Back again! I sold the Eagle Jazz bass copy, but have acquired a hollow body 3/4 bass that we believe said Lyle or Aria on the peg head (badge gone). Interestingly it seems like possibly a copy of a Kay design, florentine cutaway with a sunburst. Three of the tuners are missing the bushings, and I'd love to know how to get replacements! I may have to manufacture something, but don't own a metal lathe. Also found a Strat copy that says Mark II on the peg head, nice mahogany neck, in a dumpster along with a Jackson Dinky. Stole parts off the Dinky to make the Strat copy whole, and I like it better than the Mexi-Strat and Squier Affinity start I had, so I sold those, and the Jackson after replacing the bridge parts I'd stolen off it. Besides, I still haven't got all the magic marker off the pick guard on the Mark II (recently heard they were made by Cort, or whoever makes Cort). I bought a Telestar (believe it was made by Teisco) in a thrift store for maybe $12.99 or something like that. I love the pickup sound, but the neck doesn't get any wider as it approaches the body and the frets get closer together. I also have a San Antonio made Alamo like that, and sold off a Silvertone (made in Japan) tiny hollow body with that issue. The necks are hard to play! But I like that pickup on the Telestar so much I can't part with it.
Hmm… you still want to buy an electric guitar first up? Okay, but again spend extra money on a guitar that plays well, will keep its value and feels perfect in your hands. In other words, don’t focus too much on paying for extras like custom pick-ups, locking nuts and electronics you don’t need just yet. At the moment it’s all about fingers and hands, not foot-pedals.
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Practice makes perfect. While this might be a trite statement that your teacher used to say as you rolled your eyes in annoyance it could not be closer to the truth. Practice is especially vital with music. No matter what you plan on playing or already play unless you practice you’re not going to get anywhere even with the best guitar. So we have figured out so fat that practice is vital to reaching the level you want but that is not the end of it. A good guitar is just as important. And I don’t mean a great guitar that you will have to shell out your entire savings on. No, I mean a quality guitar that will help you out in your practice rather than hinder you. (If you still have not got a guitar but plan on doing so we have an entire catalog of the best guitars under $100, best guitars under $300 and so forth). You thought that’s where we would end the list of what you need to learn how to play? Nope. You need a good amplifier. As much as this equipment is often overlooked because it seems too had to choose, it is vital for practice.  Without further ado, let’s get into some of the best guitar practice amps.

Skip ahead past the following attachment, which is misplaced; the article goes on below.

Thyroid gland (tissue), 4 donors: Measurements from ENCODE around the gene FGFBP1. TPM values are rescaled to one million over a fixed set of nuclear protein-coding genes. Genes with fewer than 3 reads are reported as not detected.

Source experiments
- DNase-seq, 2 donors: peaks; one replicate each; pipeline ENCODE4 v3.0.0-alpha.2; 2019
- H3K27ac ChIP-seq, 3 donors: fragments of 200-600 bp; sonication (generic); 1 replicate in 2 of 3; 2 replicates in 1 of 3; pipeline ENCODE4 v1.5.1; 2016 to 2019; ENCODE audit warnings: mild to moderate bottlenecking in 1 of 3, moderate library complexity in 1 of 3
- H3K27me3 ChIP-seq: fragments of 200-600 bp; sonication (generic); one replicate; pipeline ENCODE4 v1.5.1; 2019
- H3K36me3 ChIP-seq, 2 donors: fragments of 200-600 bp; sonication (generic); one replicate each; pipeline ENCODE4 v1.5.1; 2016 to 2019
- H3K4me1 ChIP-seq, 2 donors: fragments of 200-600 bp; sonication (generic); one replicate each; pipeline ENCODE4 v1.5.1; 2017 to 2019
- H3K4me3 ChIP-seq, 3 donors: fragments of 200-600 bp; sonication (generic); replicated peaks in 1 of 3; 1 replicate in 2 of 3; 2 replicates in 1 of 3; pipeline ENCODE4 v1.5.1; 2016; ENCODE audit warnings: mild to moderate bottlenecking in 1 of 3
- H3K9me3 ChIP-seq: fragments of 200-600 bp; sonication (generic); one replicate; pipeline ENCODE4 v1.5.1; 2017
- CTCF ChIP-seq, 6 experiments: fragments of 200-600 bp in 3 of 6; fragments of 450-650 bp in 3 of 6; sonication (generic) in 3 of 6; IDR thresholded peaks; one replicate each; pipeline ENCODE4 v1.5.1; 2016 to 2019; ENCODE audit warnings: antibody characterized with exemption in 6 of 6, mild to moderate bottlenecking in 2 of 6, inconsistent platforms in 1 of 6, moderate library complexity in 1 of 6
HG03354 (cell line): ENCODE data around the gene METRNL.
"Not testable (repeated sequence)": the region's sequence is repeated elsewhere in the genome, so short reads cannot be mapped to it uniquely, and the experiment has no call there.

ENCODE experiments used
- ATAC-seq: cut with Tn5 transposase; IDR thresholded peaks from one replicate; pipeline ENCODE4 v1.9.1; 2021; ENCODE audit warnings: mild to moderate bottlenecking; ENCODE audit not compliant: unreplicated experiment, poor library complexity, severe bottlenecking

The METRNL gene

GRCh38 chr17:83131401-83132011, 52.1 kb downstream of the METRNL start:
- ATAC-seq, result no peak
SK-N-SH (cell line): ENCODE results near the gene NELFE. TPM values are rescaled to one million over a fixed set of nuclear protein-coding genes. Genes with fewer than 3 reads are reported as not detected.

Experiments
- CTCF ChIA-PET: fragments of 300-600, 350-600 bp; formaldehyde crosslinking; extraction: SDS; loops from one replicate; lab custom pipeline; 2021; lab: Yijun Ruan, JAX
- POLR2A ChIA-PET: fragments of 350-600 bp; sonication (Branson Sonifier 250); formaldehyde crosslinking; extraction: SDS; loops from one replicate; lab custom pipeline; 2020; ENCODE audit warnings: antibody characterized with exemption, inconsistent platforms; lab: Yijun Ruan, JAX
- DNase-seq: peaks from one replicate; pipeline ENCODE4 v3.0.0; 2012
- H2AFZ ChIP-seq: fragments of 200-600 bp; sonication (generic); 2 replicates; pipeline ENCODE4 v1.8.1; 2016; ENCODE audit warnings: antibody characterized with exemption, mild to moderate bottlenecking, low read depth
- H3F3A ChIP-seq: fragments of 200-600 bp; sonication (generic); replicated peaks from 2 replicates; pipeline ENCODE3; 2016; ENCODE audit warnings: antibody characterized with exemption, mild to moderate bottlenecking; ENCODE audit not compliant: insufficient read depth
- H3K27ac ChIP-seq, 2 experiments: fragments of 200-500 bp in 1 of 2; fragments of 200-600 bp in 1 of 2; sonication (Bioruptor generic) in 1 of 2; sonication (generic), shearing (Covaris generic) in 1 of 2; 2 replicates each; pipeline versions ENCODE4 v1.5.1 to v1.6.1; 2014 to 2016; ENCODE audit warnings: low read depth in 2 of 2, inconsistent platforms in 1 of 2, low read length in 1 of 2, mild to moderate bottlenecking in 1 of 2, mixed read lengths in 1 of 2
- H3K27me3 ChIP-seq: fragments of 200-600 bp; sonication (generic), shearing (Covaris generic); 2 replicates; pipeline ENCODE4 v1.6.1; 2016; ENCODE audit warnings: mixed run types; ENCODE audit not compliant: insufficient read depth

Description: Body: Basswood (Tilia, Linden, Lime) - Body Construction: Solid - Neck Wood: Maple & Walnut - Fingerboard: Maple - Frets: Jumbo - Inlay: Black - Dot - # of Strings: 6 - Scale Length: 25.5" (65cm) - Headstock: 6 In-Line, Reverse - Bridge: Lo-Pro Edge - Hardware: 1x Volume Control, 1x Tone Control, 5-Way Switch - Pickups: DiMarzio - Pickup Configuration: H-S-H - String Instrument Finish: White

The Triple Crown TC-50 is a three-channel amp, with independent preamps covering clean, low-gain and high-gain ranges. The front panel packs three identical sets of controls including gain, master volume, bass, mid, treble and presence, together with a two-way toggle switch that changes the channel gain and voice. There’s a small toggle switch for manual channel changing, and a pair of master output level controls, one of which is footswitchable. The feature-rich rear panel includes Mesa’s exceptional CabClone speaker-emulated output, with a balanced XLR, headphones socket and line out. The TC-50 also benefits from a footswitchable effects loop, separate reverb level controls for each channel, and MIDI switching for all the major functions. The Triple Crown’s clean channel is highly versatile, going from butter-sweet clarity through to edgy blues soloing, with a lot of control over that ‘just on the edge’ sweet spot. The Lo Gain channel is where the TC-50’s crunch and classic rock tones live, with a multi-layered overdrive and harmonic overtones that shift with varying degrees of pick attack. Flipping the toggle switch into Drive mode adds a subtle midrange bump, invoking JCM800-approved snarl and a dose of extra gain. The Hi Gain channel adds more of the same - lots more, so much so that in the upper reaches we think this is probably the most gain ever from a Mesa amp. No doubt about it, the Triple Crown has three channels packed full of world-class tone that only a handful of amps can compete with.
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A great app for playing and basic editing of general midi files is Sweet Midi Player which includes a lyric viewer for midis with lyrics/chords. You can load one of the General Midi SoundFonts above to greatly improve the sound quality. For Windows PC use the free program Coolsoft VirtualMIDISynth to install a new GM SoundFont (Get the latest version 2.1.0 for Windows 10).
So you want to shred without all the lettuce. You want to strum without losing all your Benjamins. You want an electric guitar without spending loads of money…is what these metaphors mean. Probably over-explaining it now. If you’re looking for an affordable electric guitar that doesn’t sacrifice quality, you’ve come to the right place. Let’s take a look at ten notable electric guitars for under $500.
Along with the options mentioned, be sure to check out overdrive pedals like the Ibanez Tube Screamer or the Boss Super OverDrive SD-1. As for distortion pedals, be on the lookout for the TC Electric Dark Matter Distortion Pedal or the MXR M75 Super Badass Pedal. Whether you're going for a heavy Sabbath-like snarl, the cutting buzzsaw tone of Johnny Ramone or Cobain's feedback-drenched squeals, the distortion and overdrive effects pedal for you is waiting in this catalog.